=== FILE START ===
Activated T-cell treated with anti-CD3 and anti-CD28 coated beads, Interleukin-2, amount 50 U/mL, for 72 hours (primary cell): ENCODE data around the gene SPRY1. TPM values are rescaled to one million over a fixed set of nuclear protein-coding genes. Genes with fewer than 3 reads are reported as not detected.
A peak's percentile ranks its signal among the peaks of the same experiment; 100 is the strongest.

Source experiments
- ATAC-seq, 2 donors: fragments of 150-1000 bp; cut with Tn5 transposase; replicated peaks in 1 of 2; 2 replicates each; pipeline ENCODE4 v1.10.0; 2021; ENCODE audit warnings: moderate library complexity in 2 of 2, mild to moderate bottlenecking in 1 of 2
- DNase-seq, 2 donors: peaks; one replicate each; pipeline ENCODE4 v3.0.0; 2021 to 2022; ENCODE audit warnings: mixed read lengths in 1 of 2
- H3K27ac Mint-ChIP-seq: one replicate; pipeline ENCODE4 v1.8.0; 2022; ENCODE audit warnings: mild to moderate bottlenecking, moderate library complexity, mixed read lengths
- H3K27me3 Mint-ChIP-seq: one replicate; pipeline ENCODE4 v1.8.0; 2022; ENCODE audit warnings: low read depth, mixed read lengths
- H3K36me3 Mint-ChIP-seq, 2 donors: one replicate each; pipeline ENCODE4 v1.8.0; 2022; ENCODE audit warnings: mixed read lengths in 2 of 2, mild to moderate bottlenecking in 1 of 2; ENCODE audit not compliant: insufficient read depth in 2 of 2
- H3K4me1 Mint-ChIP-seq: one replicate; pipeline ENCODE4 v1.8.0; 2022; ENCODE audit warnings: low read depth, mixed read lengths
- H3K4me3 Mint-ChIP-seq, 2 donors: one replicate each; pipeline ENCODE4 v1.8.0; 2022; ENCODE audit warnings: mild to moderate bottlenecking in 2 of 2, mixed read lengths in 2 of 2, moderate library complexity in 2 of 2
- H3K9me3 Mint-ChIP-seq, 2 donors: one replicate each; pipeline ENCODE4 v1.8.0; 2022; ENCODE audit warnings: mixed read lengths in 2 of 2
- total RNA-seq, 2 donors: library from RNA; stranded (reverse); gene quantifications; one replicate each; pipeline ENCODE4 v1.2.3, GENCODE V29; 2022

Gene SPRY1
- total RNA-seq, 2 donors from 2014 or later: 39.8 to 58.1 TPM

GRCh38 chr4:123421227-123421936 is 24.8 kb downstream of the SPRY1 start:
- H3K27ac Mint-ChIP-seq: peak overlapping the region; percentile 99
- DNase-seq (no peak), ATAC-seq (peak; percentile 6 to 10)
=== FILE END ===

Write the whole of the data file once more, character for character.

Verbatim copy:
Activated T-cell treated with anti-CD3 and anti-CD28 coated beads, Interleukin-2, amount 50 U/mL, for 72 hours (primary cell): ENCODE data around the gene SPRY1. TPM values are rescaled to one million over a fixed set of nuclear protein-coding genes. Genes with fewer than 3 reads are reported as not detected.
A peak's percentile ranks its signal among the peaks of the same experiment; 100 is the strongest.

Source experiments
- ATAC-seq, 2 donors: fragments of 150-1000 bp; cut with Tn5 transposase; replicated peaks in 1 of 2; 2 replicates each; pipeline ENCODE4 v1.10.0; 2021; ENCODE audit warnings: moderate library complexity in 2 of 2, mild to moderate bottlenecking in 1 of 2
- DNase-seq, 2 donors: peaks; one replicate each; pipeline ENCODE4 v3.0.0; 2021 to 2022; ENCODE audit warnings: mixed read lengths in 1 of 2
- H3K27ac Mint-ChIP-seq: one replicate; pipeline ENCODE4 v1.8.0; 2022; ENCODE audit warnings: mild to moderate bottlenecking, moderate library complexity, mixed read lengths
- H3K27me3 Mint-ChIP-seq: one replicate; pipeline ENCODE4 v1.8.0; 2022; ENCODE audit warnings: low read depth, mixed read lengths
- H3K36me3 Mint-ChIP-seq, 2 donors: one replicate each; pipeline ENCODE4 v1.8.0; 2022; ENCODE audit warnings: mixed read lengths in 2 of 2, mild to moderate bottlenecking in 1 of 2; ENCODE audit not compliant: insufficient read depth in 2 of 2
- H3K4me1 Mint-ChIP-seq: one replicate; pipeline ENCODE4 v1.8.0; 2022; ENCODE audit warnings: low read depth, mixed read lengths
- H3K4me3 Mint-ChIP-seq, 2 donors: one replicate each; pipeline ENCODE4 v1.8.0; 2022; ENCODE audit warnings: mild to moderate bottlenecking in 2 of 2, mixed read lengths in 2 of 2, moderate library complexity in 2 of 2
- H3K9me3 Mint-ChIP-seq, 2 donors: one replicate each; pipeline ENCODE4 v1.8.0; 2022; ENCODE audit warnings: mixed read lengths in 2 of 2
- total RNA-seq, 2 donors: library from RNA; stranded (reverse); gene quantifications; one replicate each; pipeline ENCODE4 v1.2.3, GENCODE V29; 2022

Gene SPRY1
- total RNA-seq, 2 donors from 2014 or later: 39.8 to 58.1 TPM

GRCh38 chr4:123421227-123421936 is 24.8 kb downstream of the SPRY1 start:
- H3K27ac Mint-ChIP-seq: peak overlapping the region; percentile 99
- DNase-seq (no peak), ATAC-seq (peak; percentile 6 to 10)